Do charges for a cleaning fee need to be itemized?

UPDATED: Jun 28, 2015

Advertiser Disclosure

It’s all about you. We want to help you make the right legal decisions.

We strive to help you make confident insurance and legal decisions. Finding trusted and reliable insurance quotes and legal advice should be easy. This doesn’t influence our content. Our opinions are our own.

UPDATED: Jun 28, 2015Fact Checked

Get Legal Help Today

Compare Quotes From Top Companies and Save

secured lock Secured with SHA-256 Encryption

Do charges for a cleaning fee need to be itemized?

I moved into a senior community with my 69 year old mother 8 months ago; I am 48. She passed away 3 months ago and they allowed me to stay in the community but I did have to transfer to a 1 bedroom apartment. They charged me a $500 transfer fee which was explained to me as a cleaning fee. I just received a carpet cleaning bill for $330 and they are telling me this is not covered under the $500 “transfer” fee because the carpet cleaning is considered damages done by my cats. Is this legal? They are now telling me they cannot provide me with a itemization of what the $500 was used for because it may or may not be for cleaning. This all sounds very shady to me.

Asked on June 28, 2015 under Real Estate Law, California


SJZ, Member, New York Bar / FreeAdvice Contributing Attorney

Answered 7 years ago | Contributor

The answer is that they don't need to itemize it unless you and they end up in court. If you don't pay and they sue you or try to evict you for nonpayment, in court, they'll have to specify and provide support for the bill. Or if you pay under protest then sue to get the money back, they had to provide specifics and support to defend the case.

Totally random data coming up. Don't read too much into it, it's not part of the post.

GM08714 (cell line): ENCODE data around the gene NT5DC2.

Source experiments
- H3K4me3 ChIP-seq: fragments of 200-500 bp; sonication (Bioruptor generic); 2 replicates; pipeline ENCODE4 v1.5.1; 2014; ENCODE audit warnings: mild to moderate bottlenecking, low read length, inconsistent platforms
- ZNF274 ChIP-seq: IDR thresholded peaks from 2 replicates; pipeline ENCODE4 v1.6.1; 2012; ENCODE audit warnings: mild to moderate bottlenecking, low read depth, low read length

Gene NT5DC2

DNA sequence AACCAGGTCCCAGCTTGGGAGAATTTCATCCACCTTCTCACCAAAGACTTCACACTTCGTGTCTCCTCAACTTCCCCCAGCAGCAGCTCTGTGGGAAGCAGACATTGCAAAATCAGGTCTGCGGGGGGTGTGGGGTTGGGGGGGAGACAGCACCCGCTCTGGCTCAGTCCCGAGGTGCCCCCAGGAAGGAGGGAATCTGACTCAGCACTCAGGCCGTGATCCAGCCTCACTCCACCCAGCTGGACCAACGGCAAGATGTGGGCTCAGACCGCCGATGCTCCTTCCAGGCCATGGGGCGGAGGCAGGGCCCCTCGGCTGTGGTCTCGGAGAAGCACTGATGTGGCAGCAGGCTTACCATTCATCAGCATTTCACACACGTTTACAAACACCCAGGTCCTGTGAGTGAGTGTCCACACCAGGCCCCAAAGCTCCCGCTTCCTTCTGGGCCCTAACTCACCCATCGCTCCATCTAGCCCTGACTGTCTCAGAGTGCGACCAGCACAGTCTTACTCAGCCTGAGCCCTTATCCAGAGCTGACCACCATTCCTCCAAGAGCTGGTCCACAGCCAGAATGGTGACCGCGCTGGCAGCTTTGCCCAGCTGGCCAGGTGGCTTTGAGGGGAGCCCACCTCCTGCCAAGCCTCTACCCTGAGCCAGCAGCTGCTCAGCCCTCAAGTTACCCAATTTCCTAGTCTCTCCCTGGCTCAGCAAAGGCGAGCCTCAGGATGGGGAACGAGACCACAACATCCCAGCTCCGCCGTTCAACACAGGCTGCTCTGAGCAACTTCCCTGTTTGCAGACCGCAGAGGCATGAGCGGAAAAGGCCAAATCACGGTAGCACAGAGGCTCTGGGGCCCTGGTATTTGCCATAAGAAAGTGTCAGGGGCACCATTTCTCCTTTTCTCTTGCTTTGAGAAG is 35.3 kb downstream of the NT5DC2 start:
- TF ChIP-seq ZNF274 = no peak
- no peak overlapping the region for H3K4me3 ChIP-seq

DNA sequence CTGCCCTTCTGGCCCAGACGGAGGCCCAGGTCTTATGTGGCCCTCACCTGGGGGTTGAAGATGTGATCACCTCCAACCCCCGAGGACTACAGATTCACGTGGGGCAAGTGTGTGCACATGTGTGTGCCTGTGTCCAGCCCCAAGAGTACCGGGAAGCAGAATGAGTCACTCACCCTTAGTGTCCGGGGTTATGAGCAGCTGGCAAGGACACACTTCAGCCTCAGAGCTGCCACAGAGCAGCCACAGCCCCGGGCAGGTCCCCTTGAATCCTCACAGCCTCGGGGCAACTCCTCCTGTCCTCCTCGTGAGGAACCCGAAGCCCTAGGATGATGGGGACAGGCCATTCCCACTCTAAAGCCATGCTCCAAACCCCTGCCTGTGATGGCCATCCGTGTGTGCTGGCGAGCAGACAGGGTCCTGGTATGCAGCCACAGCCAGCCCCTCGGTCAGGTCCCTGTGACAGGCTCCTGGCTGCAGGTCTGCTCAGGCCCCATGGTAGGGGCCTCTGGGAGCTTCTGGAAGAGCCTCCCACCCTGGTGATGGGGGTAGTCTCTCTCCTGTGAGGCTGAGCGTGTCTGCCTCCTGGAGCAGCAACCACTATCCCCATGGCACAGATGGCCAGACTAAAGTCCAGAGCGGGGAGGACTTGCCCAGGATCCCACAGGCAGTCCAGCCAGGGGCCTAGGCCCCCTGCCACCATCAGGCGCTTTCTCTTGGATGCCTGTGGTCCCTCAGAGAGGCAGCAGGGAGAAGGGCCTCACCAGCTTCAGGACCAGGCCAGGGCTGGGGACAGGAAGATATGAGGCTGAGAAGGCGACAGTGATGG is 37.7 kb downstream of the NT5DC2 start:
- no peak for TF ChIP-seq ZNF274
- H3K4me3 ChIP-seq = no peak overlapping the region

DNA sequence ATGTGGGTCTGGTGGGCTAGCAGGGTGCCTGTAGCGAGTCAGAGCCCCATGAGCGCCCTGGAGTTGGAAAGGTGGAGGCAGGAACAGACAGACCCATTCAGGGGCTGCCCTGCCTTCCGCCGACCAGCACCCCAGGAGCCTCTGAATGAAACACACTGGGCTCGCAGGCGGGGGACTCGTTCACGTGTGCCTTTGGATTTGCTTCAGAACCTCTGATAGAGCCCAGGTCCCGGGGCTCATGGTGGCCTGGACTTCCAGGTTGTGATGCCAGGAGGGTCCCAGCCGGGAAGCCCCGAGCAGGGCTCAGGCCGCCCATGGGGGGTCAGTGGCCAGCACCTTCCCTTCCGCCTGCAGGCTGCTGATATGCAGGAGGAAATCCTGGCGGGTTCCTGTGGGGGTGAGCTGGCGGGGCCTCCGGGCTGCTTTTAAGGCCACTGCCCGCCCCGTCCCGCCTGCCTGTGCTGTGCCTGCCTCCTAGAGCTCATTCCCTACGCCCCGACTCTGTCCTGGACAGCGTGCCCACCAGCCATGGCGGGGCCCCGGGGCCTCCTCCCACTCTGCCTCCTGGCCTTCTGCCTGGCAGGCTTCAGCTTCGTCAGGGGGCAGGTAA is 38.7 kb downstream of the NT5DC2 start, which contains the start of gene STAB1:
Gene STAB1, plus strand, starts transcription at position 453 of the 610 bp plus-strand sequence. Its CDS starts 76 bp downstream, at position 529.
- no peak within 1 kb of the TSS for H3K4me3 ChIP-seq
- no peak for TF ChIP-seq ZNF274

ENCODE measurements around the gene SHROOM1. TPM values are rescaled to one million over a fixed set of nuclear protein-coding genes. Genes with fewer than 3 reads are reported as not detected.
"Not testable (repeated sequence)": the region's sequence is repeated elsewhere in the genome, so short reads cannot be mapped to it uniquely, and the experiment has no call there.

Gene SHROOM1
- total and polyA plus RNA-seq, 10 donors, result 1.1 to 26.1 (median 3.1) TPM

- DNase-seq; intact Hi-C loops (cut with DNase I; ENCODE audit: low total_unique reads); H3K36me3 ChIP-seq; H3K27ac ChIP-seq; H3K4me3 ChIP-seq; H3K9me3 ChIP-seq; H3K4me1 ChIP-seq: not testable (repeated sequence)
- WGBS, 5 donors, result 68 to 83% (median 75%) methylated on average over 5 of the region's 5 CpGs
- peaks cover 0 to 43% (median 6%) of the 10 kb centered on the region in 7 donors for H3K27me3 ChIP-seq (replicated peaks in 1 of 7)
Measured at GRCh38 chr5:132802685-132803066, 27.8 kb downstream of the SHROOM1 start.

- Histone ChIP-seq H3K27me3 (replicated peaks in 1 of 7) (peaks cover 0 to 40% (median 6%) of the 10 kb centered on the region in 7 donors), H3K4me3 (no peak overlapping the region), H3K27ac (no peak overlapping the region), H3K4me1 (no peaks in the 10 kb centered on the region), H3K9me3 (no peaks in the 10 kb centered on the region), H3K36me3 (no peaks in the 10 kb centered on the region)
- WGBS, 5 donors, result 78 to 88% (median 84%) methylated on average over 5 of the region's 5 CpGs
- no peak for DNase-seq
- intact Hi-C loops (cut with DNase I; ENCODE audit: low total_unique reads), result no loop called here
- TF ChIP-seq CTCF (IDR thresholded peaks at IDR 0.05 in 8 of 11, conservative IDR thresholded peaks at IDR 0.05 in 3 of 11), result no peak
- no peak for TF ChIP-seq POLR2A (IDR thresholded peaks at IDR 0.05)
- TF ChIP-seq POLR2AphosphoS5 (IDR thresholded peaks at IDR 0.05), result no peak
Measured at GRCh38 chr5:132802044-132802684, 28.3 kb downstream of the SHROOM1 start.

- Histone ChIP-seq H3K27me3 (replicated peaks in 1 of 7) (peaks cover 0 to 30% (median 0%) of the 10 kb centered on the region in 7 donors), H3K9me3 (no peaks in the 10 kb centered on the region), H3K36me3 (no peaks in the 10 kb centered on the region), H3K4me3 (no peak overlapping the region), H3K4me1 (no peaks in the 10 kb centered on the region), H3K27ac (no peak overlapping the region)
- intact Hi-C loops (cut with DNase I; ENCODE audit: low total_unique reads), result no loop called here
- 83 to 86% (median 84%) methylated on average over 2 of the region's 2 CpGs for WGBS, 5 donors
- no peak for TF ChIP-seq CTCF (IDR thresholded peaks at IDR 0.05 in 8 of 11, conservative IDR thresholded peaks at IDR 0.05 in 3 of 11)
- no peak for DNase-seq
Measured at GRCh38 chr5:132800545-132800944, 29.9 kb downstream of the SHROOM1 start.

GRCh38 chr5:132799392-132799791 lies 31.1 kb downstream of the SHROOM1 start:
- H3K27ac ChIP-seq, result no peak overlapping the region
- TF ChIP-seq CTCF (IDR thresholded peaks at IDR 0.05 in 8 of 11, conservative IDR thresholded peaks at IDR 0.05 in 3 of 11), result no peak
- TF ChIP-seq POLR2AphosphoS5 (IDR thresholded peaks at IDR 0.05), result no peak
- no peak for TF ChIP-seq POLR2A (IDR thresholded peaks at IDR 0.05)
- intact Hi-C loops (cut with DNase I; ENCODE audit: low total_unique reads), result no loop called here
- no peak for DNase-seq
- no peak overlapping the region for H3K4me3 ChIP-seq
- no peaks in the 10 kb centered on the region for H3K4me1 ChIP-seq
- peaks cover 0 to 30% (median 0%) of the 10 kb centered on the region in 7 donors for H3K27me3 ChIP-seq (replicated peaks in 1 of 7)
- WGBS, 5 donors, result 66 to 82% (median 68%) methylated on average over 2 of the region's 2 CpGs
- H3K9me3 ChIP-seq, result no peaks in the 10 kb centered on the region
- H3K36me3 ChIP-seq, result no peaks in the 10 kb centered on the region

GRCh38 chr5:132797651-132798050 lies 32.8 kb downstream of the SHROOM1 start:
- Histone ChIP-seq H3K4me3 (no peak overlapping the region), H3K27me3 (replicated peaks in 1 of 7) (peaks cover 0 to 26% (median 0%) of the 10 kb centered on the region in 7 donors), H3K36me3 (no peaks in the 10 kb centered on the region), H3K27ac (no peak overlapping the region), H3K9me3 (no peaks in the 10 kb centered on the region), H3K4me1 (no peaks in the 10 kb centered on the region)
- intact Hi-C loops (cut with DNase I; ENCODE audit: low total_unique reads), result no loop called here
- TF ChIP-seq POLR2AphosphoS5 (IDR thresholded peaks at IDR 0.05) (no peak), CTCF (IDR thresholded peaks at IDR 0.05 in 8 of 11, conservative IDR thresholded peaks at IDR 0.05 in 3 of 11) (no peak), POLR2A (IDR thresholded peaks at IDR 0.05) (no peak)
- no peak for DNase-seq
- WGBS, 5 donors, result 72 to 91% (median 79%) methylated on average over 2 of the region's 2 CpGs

IMPORTANT NOTICE: The Answer(s) provided above are for general information only. The attorney providing the answer was not serving as the attorney for the person submitting the question or in any attorney-client relationship with such person. Laws may vary from state to state, and sometimes change. Tiny variations in the facts, or a fact not set forth in a question, often can change a legal outcome or an attorney's conclusion. Although has verified the attorney was admitted to practice law in at least one jurisdiction, he or she may not be authorized to practice law in the jurisdiction referred to in the question, nor is he or she necessarily experienced in the area of the law involved. Unlike the information in the Answer(s) above, upon which you should NOT rely, for personal advice you can rely upon we suggest you retain an attorney to represent you.

Get Legal Help Today

Find the right lawyer for your legal issue.

secured lock Secured with SHA-256 Encryption